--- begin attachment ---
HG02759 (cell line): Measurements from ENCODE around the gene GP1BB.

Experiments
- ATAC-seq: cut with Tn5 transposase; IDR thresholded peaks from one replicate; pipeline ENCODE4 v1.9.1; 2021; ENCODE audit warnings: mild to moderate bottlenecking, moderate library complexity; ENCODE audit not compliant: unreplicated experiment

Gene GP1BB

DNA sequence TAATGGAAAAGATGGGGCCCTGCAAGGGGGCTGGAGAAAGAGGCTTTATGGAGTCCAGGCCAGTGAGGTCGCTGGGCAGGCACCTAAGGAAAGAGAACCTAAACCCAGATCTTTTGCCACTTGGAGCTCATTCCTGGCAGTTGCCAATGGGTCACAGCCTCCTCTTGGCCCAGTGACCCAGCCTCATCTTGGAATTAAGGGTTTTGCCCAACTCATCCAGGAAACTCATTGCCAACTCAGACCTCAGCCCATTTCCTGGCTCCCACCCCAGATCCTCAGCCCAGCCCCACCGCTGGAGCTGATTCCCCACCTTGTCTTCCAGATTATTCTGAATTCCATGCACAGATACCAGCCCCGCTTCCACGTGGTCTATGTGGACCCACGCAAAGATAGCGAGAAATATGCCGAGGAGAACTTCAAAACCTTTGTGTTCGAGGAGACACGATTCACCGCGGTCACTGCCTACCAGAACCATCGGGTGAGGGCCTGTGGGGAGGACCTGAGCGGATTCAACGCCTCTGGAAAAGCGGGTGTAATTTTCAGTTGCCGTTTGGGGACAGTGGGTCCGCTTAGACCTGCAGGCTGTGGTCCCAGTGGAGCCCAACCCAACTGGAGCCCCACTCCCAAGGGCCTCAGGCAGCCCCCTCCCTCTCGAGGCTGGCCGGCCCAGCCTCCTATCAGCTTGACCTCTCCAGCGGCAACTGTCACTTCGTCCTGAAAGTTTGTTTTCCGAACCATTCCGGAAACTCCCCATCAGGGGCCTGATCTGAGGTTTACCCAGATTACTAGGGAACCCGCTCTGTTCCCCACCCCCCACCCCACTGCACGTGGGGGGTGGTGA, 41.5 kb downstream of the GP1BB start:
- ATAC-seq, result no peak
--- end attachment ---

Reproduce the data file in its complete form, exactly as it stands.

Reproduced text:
HG02759 (cell line): Measurements from ENCODE around the gene GP1BB.

Experiments
- ATAC-seq: cut with Tn5 transposase; IDR thresholded peaks from one replicate; pipeline ENCODE4 v1.9.1; 2021; ENCODE audit warnings: mild to moderate bottlenecking, moderate library complexity; ENCODE audit not compliant: unreplicated experiment

Gene GP1BB

DNA sequence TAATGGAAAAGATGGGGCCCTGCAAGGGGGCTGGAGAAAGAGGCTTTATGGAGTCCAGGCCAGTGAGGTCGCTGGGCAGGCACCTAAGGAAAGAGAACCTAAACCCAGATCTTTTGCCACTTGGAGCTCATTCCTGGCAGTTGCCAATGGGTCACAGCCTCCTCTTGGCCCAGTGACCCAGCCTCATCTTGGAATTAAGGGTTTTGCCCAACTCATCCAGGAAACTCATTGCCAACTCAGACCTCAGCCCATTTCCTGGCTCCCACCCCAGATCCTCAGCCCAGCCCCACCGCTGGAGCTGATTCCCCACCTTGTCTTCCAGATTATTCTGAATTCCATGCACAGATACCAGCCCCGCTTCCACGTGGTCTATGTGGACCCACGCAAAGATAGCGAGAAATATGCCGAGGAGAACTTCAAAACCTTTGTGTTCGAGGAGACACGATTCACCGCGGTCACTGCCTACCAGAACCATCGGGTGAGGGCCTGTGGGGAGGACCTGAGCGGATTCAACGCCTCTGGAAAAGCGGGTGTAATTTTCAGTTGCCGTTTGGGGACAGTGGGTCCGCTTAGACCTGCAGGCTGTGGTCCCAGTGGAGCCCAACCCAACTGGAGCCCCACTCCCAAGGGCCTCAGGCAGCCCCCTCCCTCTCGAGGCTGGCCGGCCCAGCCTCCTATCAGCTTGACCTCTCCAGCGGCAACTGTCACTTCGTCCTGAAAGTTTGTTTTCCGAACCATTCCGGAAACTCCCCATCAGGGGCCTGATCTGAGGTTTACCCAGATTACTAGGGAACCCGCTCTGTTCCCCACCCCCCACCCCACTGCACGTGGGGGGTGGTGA, 41.5 kb downstream of the GP1BB start:
- ATAC-seq, result no peak